Where Do The Lobster Trap Tag Fees Go?

By Jeff Nichols, DMR communications director

As many of you know, the Department of Marine Resources has had to increase the cost of trap tags. Commissioner Keliher avoided implementing this increase for as long as possible, but after reviewing different scenarios he concluded that without a cost increase, critically important work and department positions funded by the fees would be in jeopardy.   

The Lobster Management Fund (LMF), which derives its revenue from trap tags fees, supports many critically important department positions conducting lobster science, management, and enforcement. These positions are key to sustaining Maine’s valuable lobster resource.

Here’s a breakdown of those positions and the work supported by your tag fees.

Photo courtesy of the Ellsworth American

Bureau of Policy and Management

The Lobster Management Fund supports a position that is responsible for supporting the Lobster Zone Councils and Lobster Advisory Council, as well as acting as a liaison with the lobster industry to ensure the Department is receiving input on matters of importance to the industry.  This role has become increasingly critical as the Department works during the pandemic as it works to address the challenges presented by the situation with North Atlantic right whales.

The LMF also supports a portion of time for multiple staff within the Licensing Division.  As the fishery with the largest number of license holders and a complex licensing system (e.g. multiple license types, Zones, tags, etc.), the lobster fishery requires a significant amount of staff resources to ensure the licensing system is properly administered and that license holders receive accurate and timely service.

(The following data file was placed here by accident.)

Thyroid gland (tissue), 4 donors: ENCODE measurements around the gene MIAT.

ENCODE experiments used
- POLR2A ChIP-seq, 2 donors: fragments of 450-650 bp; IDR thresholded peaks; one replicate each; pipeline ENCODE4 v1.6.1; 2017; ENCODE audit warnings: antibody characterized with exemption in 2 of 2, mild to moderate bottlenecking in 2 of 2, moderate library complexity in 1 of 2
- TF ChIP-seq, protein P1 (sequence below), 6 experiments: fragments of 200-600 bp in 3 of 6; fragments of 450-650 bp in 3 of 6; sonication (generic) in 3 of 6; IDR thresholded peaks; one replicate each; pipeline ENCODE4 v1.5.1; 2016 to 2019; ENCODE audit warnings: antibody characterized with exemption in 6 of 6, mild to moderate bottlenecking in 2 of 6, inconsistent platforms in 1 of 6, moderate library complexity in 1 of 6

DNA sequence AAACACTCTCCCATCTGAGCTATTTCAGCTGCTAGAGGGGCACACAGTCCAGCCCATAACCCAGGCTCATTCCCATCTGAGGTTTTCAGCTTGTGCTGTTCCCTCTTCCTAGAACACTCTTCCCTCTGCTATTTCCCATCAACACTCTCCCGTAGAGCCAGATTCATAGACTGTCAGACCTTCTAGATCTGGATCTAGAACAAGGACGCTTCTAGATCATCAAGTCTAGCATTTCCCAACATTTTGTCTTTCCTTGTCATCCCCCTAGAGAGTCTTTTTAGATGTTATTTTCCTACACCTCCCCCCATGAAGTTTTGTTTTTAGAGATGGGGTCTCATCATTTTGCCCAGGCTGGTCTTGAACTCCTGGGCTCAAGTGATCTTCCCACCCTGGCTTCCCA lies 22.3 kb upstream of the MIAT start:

Science Bureau

Here the LMF supports lead position within the Division of Biological Monitoring and Assessment. This position oversees the lobster monitoring and research programs. The LMF also funds the science position that oversees the lobster sea sampling and ventless trap programs, creating new research and programs to advance lobster science, and initiating collaborative research with members of the lobster fishery. This position also represents the department at state, interstate and federal lobster science and assessment meetings.

Other Science Bureau positions funded by the LMF include the lobster sea sampling and ventless trap programs, a field sampling position for the lobster sea sampling and ventless trap surveys, and a Landings Program position that monitors dealer and harvester licenses, and contacts dealers and harvesters to assist them with meeting their monthly reporting obligations.

Two Office Associate positions in the Landings Program are also funded by the LMF, including one that serves as the first point of contact for harvesters in need of assistance with their mandatory reporting and one whose primary responsibility is to enter landings data (submitted via paper) by harvesters and dealers who have mandatory reporting obligations.

Marine Patrol

The LMF also supports critically important enforcement of the state’s marine resource laws. The Fund supports six positions within the Bureau of Marine Patrol including three Marine Patrol Officers, two Boat Specialists, and one administrative support position. 

The Department has been able to do this work since 2009 without an increase in trap tags. But there are only two companies that we have found to be able to produce tags; their costs have skyrocketed over the last several years and DMR cannot afford to absorb those costs. We hope for continued support by the Legislature for the important work outlined here so that we won’t have to consider a tag increase for many more years.

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